These coveted awards are presented every two years by the Australian Native Plant Society (Australia) (ANPSA) to people who have made an outstanding contribution to the knowledge of Australian plants. Winners are chosen in two categories: professional and amateur. The 2019 winner of the amateur category goes to our own Glenn Leiper.
Glenn Leiper is a retired educator who now devotes his time to recording and preserving the indigenous plants of south-east Queensland. “I retired to try to achieve some of my botanical goals; my love is getting out into wild areas, especially around Queensland, and trying to see plants in their natural habitat,” he says.
This involves a lot of voluntary work, often with the Queensland Herbarium: “I go out with botanists as a volunteer and photograph plants to get them on file at the herbarium. We’re trying to increase our knowledge of plant distribution in the region, and at the same time often trying to find long-disappeared plants from the field.”
His shared successes include rediscovering the rainforest myrtle tree Gossia gonoclada, which was thought to have become extinct in the 1880s; finding a new population of native violet (Viola hederacea), and spotting a 15cm-high Androcalva leiperi - named in his honour - from a car window while driving past. “It’s always in partnership with other people,” he says. “I get taken along because I’ve got good eyes!”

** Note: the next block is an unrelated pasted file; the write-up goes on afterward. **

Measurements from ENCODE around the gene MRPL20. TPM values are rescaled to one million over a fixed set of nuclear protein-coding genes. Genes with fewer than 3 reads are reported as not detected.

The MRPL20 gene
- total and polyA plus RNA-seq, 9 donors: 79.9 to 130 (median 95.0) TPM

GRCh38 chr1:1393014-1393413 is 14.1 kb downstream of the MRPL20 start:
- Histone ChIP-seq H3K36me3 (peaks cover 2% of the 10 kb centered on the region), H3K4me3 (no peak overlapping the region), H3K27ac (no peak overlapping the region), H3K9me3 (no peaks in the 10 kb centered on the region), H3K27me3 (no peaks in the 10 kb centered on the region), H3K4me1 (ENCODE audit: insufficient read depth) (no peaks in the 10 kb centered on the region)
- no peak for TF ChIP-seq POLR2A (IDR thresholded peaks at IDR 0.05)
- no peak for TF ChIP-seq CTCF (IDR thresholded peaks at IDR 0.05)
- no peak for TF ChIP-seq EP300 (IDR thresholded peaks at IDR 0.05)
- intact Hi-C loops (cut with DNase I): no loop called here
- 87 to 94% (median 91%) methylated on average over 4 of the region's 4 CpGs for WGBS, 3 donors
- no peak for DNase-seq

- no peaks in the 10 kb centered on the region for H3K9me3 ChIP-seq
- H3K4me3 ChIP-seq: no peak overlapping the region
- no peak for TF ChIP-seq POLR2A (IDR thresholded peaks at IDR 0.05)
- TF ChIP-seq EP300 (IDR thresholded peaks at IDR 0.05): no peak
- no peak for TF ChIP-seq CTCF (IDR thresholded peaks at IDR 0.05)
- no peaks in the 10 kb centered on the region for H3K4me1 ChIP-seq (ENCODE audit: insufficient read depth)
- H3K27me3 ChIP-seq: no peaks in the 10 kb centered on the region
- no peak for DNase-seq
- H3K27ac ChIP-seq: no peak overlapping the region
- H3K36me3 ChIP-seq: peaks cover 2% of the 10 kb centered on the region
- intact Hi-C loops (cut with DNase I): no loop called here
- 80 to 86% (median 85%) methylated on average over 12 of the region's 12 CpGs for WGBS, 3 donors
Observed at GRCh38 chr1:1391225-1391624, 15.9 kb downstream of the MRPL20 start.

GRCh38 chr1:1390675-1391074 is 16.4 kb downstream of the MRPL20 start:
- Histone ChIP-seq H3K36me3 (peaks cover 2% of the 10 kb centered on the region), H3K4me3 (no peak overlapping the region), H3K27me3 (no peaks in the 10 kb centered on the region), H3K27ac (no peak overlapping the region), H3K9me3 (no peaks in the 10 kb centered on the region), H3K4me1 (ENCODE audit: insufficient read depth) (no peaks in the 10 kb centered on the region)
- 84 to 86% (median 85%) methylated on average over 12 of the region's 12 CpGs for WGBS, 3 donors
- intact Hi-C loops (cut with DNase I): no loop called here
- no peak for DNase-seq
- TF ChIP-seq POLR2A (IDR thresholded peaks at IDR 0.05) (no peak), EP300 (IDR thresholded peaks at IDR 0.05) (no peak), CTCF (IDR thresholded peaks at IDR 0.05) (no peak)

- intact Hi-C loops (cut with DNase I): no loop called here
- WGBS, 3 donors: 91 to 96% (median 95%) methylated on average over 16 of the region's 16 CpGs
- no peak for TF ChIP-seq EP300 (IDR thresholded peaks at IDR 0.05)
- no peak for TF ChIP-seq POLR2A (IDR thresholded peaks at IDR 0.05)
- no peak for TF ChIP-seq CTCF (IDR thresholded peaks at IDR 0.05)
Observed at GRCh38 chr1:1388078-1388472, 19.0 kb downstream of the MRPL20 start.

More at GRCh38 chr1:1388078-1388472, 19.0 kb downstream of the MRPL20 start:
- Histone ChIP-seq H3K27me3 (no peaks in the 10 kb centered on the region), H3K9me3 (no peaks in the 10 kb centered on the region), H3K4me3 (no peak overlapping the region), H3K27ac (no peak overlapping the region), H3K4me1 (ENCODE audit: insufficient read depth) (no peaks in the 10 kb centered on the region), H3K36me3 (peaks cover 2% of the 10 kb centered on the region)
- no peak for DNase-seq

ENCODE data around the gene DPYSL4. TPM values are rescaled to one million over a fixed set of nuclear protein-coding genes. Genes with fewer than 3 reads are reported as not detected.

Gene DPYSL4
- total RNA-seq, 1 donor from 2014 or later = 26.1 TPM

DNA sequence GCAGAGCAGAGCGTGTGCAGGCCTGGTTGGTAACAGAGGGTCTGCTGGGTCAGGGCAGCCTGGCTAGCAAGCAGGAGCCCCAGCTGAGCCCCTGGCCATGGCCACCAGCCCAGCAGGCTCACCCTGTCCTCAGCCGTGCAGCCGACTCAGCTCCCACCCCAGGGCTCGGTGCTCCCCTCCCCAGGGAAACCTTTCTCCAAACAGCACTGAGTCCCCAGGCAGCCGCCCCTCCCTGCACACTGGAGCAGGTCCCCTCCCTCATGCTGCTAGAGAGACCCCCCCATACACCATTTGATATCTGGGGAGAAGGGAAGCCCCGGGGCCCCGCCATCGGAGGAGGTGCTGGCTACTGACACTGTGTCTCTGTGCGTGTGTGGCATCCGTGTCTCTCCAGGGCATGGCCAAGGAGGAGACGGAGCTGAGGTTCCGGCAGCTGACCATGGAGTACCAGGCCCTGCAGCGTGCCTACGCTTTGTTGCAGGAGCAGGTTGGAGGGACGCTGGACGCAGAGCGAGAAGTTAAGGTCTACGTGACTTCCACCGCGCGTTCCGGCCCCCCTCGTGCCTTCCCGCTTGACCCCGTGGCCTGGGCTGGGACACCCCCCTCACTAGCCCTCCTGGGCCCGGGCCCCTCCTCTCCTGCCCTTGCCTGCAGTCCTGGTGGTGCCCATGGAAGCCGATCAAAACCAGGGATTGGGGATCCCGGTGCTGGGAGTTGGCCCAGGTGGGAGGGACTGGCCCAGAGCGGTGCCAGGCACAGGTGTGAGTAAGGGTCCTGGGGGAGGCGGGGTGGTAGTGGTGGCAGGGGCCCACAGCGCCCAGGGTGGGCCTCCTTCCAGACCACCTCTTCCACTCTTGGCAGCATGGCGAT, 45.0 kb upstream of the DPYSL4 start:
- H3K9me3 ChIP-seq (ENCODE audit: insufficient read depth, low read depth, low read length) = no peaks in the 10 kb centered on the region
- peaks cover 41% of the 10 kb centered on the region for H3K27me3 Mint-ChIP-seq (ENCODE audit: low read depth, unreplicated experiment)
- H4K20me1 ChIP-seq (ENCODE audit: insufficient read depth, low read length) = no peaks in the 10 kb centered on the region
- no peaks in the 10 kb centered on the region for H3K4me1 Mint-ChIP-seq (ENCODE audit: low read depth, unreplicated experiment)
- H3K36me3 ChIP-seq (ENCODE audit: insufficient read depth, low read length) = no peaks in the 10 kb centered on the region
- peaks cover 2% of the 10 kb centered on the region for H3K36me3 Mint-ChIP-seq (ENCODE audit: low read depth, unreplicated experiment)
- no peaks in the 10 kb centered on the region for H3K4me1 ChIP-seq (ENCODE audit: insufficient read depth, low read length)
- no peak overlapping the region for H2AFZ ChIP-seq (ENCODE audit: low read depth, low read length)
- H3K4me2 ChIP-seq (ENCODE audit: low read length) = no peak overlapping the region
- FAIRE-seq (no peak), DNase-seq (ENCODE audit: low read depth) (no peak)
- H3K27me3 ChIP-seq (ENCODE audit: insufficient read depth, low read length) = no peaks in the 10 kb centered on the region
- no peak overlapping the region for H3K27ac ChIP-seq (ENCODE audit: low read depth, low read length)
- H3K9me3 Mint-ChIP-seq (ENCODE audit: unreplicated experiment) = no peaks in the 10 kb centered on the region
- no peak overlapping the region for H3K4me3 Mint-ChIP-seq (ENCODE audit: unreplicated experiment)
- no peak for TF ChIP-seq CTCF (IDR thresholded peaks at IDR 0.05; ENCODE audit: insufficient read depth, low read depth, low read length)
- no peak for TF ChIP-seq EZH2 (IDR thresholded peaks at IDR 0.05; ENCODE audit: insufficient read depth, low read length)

He follows up his ‘spotting’ with action, advocating for Murrays Reserve to be bought by Logan City Council in the 1990s after Gossia gonoclada was discovered there, and acting as conservation officer for Native Plants Queensland (NPQ). He dedicates much time and effort to collecting seed of local plants for the Logan City Council revegetation programs, and propagating plants for sale by the Logan River Branch of NPQ, of which he is a member.
Glenn’s own interest in native plants started as a primary-school teacher, when trying to green up the bare land around Eagleby South State School, where he was teaching at in the 1970s and ‘80s. “We started a bush tucker garden and published our own book of bush tucker and it just took off.” He later ran the Jacobs Well Environmental Education Centre for the Queensland Education Department for nearly 25 years, first as teacher-in-charge and then for about 10 years as the teaching-principal. “There was never a dull moment there, with visiting students from all ages and all areas of south-eastern Queensland, with canoes, boats and a 12 metre catamaran. We had the islands of southern Moreton Bay and all the forests and mangroves of the area at our disposal for exploration and study by the students.”
While learning the names of the new plants he was being introduced to, he started taking photos, then, with three others from the Logan River Branch of NPQ, set about compiling a basic field guide. Many reprints and two editions later of Mangroves to Mountains, the team has more than doubled the number of plants described to about 2,500, and are still selling about 15 copies a week. Their book is described by many as the ‘plant bible’ for south-eastern Queensland.